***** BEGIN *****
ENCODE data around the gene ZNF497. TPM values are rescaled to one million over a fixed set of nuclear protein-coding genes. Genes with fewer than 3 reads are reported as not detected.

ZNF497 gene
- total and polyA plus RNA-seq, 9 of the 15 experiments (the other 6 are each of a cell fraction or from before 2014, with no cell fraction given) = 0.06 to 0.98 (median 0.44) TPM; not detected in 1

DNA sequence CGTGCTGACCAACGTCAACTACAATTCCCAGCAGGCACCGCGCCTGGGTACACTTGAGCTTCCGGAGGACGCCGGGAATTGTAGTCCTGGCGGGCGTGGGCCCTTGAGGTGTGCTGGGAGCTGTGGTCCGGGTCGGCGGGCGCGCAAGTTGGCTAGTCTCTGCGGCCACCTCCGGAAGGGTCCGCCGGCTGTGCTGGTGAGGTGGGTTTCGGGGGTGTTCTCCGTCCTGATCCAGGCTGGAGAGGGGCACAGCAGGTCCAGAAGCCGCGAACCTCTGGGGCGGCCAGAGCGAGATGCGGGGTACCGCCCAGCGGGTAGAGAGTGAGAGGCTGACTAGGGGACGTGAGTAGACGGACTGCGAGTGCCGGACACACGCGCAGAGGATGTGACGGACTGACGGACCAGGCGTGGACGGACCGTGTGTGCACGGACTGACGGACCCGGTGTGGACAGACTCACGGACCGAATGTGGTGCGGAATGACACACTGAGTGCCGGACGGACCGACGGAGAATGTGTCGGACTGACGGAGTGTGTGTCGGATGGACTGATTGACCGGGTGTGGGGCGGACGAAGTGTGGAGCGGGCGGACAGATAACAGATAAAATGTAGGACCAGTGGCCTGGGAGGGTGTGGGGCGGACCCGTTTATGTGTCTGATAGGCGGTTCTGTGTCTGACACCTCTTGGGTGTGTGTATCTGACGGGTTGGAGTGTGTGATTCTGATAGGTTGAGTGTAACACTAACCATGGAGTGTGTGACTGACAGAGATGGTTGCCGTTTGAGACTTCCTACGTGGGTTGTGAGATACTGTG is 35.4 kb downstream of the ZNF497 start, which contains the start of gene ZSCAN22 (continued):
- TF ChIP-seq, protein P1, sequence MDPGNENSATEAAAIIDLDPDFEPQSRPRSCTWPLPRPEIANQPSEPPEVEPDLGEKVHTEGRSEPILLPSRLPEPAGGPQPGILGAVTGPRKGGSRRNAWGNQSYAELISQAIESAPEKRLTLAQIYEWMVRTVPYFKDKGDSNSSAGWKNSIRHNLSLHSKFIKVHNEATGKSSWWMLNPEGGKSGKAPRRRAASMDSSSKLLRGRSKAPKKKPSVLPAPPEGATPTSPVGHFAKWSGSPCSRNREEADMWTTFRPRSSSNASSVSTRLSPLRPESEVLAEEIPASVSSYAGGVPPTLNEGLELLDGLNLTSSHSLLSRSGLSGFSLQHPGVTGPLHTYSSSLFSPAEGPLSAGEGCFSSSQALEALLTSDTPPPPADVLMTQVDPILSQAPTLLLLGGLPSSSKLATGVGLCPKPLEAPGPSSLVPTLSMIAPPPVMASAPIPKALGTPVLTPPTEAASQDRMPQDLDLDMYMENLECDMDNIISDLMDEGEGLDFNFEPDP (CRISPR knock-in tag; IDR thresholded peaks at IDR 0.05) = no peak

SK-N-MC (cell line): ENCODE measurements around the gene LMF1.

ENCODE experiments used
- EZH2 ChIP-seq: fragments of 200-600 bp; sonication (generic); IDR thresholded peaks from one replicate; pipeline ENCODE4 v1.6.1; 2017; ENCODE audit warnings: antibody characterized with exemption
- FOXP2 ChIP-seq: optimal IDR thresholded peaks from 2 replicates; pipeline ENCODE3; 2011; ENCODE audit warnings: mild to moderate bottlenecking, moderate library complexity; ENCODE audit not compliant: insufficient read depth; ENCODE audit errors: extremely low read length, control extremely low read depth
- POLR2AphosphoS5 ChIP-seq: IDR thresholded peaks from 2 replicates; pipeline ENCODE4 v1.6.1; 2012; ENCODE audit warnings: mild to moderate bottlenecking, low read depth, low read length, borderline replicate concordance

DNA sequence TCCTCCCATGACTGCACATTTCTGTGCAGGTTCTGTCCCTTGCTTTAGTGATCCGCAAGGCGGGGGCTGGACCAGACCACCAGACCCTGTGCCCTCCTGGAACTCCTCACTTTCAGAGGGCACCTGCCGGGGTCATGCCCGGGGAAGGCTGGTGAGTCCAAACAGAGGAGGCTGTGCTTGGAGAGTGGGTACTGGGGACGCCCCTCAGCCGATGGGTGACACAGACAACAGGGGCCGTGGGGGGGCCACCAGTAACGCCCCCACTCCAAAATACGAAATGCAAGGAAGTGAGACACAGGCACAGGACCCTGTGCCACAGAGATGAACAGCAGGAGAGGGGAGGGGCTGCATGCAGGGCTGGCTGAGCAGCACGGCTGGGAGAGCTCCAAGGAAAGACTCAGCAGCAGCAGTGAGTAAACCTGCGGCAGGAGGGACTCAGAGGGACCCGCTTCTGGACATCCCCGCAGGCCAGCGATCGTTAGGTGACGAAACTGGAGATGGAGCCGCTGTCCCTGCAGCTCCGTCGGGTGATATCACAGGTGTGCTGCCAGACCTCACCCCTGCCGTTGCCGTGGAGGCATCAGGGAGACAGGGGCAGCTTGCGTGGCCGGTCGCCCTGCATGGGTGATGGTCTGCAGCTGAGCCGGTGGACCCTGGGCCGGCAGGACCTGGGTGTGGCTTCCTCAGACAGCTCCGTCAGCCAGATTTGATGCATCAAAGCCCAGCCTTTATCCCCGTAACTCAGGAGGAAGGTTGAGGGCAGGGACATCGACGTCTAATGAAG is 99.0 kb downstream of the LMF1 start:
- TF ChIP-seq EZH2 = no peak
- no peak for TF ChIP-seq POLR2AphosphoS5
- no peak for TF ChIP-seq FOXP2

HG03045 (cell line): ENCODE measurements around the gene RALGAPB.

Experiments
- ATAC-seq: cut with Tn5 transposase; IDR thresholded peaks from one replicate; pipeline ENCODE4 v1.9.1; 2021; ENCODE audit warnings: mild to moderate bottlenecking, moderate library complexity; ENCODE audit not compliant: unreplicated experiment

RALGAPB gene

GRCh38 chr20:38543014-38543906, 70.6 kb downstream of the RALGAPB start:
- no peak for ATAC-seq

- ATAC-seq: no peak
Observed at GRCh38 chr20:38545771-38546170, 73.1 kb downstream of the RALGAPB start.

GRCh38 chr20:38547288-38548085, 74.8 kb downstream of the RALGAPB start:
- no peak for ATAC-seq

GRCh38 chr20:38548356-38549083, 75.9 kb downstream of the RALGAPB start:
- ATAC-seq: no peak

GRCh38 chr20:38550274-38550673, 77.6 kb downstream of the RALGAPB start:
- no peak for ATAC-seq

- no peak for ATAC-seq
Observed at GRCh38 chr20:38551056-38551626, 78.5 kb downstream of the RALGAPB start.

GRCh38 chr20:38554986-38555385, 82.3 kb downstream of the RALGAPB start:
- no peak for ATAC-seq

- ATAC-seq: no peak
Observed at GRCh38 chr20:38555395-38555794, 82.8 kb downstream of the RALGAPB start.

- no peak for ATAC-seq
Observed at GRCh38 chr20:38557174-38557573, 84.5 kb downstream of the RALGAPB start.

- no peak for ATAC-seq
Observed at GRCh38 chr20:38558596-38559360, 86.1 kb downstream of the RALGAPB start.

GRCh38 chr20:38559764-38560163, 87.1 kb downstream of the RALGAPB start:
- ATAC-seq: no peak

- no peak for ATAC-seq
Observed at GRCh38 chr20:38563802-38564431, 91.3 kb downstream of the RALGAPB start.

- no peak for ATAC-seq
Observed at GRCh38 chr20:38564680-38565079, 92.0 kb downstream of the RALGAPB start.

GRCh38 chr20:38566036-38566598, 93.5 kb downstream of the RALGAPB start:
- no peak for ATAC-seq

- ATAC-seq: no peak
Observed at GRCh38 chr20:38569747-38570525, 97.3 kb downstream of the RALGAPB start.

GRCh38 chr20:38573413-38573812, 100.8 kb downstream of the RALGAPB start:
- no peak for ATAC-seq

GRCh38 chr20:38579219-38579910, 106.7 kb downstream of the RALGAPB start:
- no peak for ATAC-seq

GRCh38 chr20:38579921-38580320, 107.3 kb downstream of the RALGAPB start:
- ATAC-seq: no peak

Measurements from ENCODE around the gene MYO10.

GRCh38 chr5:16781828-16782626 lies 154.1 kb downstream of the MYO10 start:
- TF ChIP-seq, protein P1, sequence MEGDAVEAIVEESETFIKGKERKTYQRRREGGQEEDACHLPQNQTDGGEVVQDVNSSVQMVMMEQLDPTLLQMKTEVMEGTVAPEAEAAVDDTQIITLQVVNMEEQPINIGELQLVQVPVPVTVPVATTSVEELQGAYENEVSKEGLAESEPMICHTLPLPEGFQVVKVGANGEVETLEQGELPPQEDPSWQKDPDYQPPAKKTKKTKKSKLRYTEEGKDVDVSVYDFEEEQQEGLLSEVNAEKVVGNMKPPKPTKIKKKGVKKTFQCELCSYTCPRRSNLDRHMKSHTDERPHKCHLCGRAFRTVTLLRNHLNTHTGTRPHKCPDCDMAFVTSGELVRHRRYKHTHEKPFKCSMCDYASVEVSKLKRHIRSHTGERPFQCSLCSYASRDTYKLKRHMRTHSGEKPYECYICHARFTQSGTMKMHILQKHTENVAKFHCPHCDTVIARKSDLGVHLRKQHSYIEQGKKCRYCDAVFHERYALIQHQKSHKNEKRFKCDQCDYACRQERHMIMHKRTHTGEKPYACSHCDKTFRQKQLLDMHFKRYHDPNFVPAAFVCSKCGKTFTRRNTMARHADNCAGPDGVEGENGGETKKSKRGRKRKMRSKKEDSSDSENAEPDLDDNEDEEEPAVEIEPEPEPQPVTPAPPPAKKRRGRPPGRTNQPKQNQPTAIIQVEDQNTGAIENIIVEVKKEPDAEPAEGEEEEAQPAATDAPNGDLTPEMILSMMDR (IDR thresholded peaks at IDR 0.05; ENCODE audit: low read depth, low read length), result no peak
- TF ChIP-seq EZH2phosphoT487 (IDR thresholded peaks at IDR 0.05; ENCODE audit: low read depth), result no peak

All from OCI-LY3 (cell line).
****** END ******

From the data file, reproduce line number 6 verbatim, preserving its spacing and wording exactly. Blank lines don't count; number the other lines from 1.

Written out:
SK-N-MC (cell line): ENCODE measurements around the gene LMF1.